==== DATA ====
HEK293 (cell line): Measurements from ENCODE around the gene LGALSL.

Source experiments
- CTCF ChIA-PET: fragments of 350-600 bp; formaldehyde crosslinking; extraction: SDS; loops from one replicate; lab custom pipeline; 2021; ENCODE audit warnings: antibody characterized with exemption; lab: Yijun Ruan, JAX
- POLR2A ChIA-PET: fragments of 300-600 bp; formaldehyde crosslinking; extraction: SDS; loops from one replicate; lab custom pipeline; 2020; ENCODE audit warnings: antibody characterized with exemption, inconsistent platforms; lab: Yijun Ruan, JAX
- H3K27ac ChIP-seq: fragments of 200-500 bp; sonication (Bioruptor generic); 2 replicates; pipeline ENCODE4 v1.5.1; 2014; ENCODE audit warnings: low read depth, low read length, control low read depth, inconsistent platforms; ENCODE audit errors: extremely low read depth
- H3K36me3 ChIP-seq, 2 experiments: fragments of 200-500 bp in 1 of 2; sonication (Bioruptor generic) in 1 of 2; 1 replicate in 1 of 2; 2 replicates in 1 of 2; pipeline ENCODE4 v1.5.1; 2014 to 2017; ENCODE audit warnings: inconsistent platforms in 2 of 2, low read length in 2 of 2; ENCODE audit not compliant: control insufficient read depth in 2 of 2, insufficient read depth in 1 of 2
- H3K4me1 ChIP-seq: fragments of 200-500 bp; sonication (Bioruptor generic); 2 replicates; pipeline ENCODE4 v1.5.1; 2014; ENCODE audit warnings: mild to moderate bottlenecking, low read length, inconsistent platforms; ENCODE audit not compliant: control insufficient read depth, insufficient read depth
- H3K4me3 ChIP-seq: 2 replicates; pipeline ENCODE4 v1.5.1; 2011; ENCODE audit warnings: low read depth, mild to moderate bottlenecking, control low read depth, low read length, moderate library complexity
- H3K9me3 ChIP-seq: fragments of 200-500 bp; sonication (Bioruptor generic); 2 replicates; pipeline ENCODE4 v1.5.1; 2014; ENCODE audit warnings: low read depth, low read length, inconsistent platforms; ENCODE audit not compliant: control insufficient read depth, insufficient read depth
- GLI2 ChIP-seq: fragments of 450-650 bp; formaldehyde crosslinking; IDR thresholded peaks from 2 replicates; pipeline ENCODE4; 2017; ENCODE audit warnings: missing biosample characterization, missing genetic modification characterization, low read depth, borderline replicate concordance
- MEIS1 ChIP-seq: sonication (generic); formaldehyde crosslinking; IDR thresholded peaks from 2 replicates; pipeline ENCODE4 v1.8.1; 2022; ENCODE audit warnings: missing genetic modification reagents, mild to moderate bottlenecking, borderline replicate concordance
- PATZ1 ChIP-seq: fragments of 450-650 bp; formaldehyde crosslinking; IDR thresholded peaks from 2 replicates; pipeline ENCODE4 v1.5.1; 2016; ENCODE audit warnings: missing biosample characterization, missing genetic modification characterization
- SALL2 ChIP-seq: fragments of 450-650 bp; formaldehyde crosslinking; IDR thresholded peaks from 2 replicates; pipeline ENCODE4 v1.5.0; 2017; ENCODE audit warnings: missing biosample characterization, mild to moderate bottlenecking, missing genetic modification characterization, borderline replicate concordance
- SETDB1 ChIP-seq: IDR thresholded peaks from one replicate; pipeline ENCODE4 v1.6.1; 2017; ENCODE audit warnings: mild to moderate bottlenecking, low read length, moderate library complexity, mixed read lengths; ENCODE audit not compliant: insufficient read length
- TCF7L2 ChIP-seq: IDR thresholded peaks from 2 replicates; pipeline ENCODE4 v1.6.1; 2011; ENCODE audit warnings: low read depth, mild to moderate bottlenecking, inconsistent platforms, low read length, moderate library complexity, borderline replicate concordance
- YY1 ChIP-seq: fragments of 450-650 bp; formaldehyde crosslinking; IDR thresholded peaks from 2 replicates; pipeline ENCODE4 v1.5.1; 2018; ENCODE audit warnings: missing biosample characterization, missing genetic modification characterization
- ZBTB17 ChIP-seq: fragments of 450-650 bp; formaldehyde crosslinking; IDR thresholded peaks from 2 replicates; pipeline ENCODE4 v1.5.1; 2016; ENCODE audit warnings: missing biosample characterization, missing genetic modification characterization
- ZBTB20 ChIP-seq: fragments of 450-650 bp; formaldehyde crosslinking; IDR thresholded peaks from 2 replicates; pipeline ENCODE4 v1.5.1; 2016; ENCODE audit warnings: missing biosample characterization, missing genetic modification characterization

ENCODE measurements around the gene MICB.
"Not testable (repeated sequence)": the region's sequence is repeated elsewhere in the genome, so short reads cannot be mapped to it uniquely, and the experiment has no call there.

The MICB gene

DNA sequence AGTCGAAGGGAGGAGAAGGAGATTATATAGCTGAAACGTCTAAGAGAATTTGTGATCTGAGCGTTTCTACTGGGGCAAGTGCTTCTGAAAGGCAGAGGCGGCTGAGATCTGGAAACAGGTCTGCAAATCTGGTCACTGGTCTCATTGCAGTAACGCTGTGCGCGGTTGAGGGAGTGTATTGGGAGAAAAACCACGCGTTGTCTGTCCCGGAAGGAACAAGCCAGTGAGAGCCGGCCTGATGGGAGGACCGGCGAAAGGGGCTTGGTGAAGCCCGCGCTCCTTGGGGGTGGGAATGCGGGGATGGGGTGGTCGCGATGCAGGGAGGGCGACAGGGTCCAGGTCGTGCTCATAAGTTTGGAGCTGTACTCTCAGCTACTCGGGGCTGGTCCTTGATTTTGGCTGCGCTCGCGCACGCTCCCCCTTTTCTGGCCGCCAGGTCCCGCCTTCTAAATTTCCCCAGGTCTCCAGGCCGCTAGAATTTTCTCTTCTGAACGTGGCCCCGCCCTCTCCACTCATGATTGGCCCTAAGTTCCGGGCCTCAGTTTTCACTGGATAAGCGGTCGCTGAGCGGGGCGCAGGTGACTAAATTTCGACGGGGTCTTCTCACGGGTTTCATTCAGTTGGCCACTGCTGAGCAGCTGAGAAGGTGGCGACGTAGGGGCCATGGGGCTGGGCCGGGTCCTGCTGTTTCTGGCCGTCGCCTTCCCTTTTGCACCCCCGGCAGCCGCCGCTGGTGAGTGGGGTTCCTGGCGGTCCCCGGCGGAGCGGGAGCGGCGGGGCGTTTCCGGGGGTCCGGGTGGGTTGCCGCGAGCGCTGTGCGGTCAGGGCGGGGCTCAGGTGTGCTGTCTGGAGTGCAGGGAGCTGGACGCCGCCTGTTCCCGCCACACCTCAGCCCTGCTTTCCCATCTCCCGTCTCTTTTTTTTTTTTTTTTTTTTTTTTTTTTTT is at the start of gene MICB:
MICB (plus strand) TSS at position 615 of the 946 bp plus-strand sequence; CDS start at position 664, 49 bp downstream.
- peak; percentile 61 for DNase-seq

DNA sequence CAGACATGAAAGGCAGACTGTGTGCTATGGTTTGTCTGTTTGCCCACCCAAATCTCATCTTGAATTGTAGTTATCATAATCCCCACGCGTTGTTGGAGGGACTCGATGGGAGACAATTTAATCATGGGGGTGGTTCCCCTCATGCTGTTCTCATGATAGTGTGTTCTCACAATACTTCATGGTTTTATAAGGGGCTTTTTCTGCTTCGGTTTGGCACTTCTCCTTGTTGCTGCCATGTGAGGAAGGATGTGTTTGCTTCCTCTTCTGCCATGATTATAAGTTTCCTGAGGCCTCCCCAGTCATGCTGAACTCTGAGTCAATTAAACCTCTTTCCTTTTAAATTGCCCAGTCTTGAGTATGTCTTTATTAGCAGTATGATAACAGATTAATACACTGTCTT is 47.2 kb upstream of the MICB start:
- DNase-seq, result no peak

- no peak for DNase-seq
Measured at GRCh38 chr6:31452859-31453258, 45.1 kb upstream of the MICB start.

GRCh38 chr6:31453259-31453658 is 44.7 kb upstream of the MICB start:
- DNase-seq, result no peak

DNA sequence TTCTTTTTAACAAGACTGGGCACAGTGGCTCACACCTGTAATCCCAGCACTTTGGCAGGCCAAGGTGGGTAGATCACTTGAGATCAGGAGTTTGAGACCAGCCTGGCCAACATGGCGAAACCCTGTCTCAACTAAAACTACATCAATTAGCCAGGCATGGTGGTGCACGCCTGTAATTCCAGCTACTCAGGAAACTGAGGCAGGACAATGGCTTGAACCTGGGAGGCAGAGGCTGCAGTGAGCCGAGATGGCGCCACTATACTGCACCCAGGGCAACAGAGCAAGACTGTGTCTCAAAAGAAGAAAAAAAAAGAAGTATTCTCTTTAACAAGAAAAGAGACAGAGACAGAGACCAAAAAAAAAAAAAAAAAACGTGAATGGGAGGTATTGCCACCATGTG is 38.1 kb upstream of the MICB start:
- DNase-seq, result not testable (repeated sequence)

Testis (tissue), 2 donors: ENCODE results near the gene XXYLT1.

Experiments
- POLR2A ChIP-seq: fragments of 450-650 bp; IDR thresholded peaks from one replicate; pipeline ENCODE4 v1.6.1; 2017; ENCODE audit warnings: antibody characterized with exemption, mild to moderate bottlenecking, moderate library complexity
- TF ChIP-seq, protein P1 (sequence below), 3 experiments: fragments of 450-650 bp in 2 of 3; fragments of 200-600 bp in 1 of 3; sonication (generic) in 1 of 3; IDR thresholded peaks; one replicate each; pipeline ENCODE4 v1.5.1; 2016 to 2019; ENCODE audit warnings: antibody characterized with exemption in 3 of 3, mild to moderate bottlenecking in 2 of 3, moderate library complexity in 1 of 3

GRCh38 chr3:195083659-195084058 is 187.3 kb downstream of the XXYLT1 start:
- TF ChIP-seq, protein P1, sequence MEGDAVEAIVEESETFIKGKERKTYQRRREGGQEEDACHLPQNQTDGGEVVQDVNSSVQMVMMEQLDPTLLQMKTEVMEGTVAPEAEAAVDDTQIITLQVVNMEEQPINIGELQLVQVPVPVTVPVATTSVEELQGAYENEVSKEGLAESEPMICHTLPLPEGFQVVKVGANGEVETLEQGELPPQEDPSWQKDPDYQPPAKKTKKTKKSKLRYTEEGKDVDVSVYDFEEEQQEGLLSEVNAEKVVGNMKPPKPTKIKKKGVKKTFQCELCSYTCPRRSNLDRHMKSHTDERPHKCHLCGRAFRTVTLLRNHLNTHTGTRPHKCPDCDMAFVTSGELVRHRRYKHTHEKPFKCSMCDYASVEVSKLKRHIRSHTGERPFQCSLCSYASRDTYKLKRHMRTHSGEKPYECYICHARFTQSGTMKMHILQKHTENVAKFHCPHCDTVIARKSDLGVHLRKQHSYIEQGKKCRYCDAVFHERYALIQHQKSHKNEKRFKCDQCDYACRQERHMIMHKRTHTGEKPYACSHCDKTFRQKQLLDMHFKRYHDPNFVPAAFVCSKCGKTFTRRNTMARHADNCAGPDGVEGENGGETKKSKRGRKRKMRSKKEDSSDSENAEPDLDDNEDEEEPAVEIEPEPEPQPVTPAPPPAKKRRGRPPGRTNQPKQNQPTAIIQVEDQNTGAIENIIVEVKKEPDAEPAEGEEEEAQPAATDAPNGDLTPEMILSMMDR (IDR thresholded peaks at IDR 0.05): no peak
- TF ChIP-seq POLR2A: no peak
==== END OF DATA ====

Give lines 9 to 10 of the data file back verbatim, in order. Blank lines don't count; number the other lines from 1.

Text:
- H3K9me3 ChIP-seq: fragments of 200-500 bp; sonication (Bioruptor generic); 2 replicates; pipeline ENCODE4 v1.5.1; 2014; ENCODE audit warnings: low read depth, low read length, inconsistent platforms; ENCODE audit not compliant: control insufficient read depth, insufficient read depth
- GLI2 ChIP-seq: fragments of 450-650 bp; formaldehyde crosslinking; IDR thresholded peaks from 2 replicates; pipeline ENCODE4; 2017; ENCODE audit warnings: missing biosample characterization, missing genetic modification characterization, low read depth, borderline replicate concordance